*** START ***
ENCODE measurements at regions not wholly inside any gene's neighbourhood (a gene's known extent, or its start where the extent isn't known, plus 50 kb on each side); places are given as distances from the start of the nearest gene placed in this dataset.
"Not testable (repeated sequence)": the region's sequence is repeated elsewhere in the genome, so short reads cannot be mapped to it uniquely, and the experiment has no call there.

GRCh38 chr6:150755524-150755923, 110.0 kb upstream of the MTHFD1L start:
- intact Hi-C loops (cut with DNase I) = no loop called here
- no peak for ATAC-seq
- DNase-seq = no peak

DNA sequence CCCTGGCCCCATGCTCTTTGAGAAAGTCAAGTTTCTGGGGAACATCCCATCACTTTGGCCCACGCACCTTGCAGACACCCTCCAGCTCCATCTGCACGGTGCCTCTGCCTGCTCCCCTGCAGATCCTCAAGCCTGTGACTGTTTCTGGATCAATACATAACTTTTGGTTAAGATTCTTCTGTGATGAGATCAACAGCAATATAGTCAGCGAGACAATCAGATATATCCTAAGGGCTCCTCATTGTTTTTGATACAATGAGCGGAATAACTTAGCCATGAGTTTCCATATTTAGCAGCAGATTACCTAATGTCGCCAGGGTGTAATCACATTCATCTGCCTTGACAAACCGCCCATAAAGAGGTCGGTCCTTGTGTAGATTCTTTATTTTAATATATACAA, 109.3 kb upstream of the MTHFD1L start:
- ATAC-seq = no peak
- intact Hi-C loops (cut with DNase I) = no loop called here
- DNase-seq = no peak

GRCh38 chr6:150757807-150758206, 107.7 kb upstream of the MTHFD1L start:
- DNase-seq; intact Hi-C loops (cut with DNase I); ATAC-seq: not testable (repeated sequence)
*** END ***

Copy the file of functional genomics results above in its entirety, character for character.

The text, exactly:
ENCODE measurements at regions not wholly inside any gene's neighbourhood (a gene's known extent, or its start where the extent isn't known, plus 50 kb on each side); places are given as distances from the start of the nearest gene placed in this dataset.
"Not testable (repeated sequence)": the region's sequence is repeated elsewhere in the genome, so short reads cannot be mapped to it uniquely, and the experiment has no call there.

GRCh38 chr6:150755524-150755923, 110.0 kb upstream of the MTHFD1L start:
- intact Hi-C loops (cut with DNase I) = no loop called here
- no peak for ATAC-seq
- DNase-seq = no peak

DNA sequence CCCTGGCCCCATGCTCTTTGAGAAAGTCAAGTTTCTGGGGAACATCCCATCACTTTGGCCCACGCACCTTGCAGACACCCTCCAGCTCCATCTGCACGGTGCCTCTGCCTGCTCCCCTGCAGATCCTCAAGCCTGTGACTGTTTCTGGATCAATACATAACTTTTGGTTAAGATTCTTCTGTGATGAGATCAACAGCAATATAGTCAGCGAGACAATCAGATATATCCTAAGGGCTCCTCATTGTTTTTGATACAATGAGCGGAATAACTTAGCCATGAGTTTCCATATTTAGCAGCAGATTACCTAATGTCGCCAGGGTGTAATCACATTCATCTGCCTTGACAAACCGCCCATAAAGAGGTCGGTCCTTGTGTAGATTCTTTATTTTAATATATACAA, 109.3 kb upstream of the MTHFD1L start:
- ATAC-seq = no peak
- intact Hi-C loops (cut with DNase I) = no loop called here
- DNase-seq = no peak

GRCh38 chr6:150757807-150758206, 107.7 kb upstream of the MTHFD1L start:
- DNase-seq; intact Hi-C loops (cut with DNase I); ATAC-seq: not testable (repeated sequence)